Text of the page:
LYON COUNTY GENEALOGY
High School Memories
Vogel and Everett NevaVaustian Vogel, class of 1930, shared the following information: Miss Shipp was an unmarried teacher who wore about ten petticoats. She was very prim and proper. Everett and Neva dated while attending high school, and Miss Shipp would not allow them to go up or down the same staircase to classes!
Roscoe Jiggers Pettengill, who resides in his home on the banks of his beloved
Rock Riverhere in Rock Rapids, disclosed the following memories of his high school days while growing up in Rock Rapids:
from 1933 to 1937. Students were indoctrinated into high school life by two years of junior-high classes which occupied the first floor of the building. We learned the system of moving from class to class in separate rooms and attending assembly (or study hall) first thing in the morning. For some it was the start of a career of mischief. The junior-high principal, I dont remember her name, thoroughly shocked bystanders when she invaded the boys toilet to drag out several culprits who were shooting off firecrackers in the toilet bowls. The high school classrooms occupied the second floor. This was the domain of the high school principal, Mr. Kruwell. I do not believe that any student under his administration ever forgot his name! Rock Rapids High School
He must have loved rising early in the morning. He was at morning school every day. Morning school convened atand only students being disciplined attended. I do not know how many students attended morning school, but I do know lots of us had more than one experience there. Stories about morning school are a large part of our high school memories. Being tardy meant attending morning school for sure. One girl who rode to school with her older brother said she was there most of the time because of her brothers mischief. Each of us had assigned desks so Mr. Kruwell could easily check which student was not in his seat on time.
One winter day, the bell was about to ring and my brother, Leon, got the zipper of his overshoe stuck and could not get his foot loose. He rushed into assembly with one overshoe off and the other flapping as he came down the aisle. The students laughed, and needless to say, he was assigned to morning school.
Once, my morning school sentence was well worth the fun I had before I got caught. I had an old brass doorbell, the kind with a clapper that struck against the outside. I mounted it on a block of wood and sneaked it into my desk. When the study hall was really quiet and Mr. Kruwell was on the other side of the room, I would reach inside my desk and pull out the clapper and then let it snap back. The ding of the bell filled the room. It was great! I limited myself to one ding and no more than once a week. Because of my caution, I was never caught in the act, but circumstantial evidence was my downfall. One afternoon just before school was over, I hurried to my desk to pull out some books to take home. With the books came the bell, and it fell to the floor with a loud ding. Mr. Kruwell was at my side in an instant. He said, Ive been looking for the bell for months! Ill expect you at morning school for one week. We thought of him as something of a tyrant during those years, but with maturity, we remember him with respect and affection.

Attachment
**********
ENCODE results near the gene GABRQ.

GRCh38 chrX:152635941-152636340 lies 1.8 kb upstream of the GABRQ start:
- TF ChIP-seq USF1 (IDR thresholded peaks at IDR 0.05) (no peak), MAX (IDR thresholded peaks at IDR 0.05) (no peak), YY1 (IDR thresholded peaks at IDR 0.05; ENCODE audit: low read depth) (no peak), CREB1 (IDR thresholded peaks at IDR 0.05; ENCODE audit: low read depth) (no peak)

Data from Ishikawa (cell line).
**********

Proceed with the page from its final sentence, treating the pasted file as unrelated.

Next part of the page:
As it was the custom, the junior class was responsible for entertaining the seniors at the annual prom. I was the class treasurer and had to solicit $2.75 from each junior for this event. It took many appeals before each class member finally paid. Cash was not plentiful in those days. I was also in charge of the decorations which were constructed in the manual training room. The theme was Dutch. Our main attraction was a windmill in a bed of tulips. We were especially proud to watch the lights on the wheel as it slowly turned throughout the evening. Mrs. Morrison was the class advisor. Louis Kohl, the manual training teacher, was our technical advisor.
Leon and I walked or rode our bikes back and forth to school and home during thehour. Sometimes Dad would give us a ride back to school after . Mother had to have dinner ready when Leon, myself, and my three sisters came charging in.
When I was sixteen, I was allowed to drive the car occasionally. When Dad let me take the car to drive some of the football players to out-of-town games, the coach, Hooley Means, paid me two silver dollars. My dad let me keep the money while he paid for the gas, which incidentally, was getting expensive. In the early 30s gas was five gallons for a dollar.
Written by Roscoe Pettengill
Transcribed by Roseanna Zehner
Stories Index | Home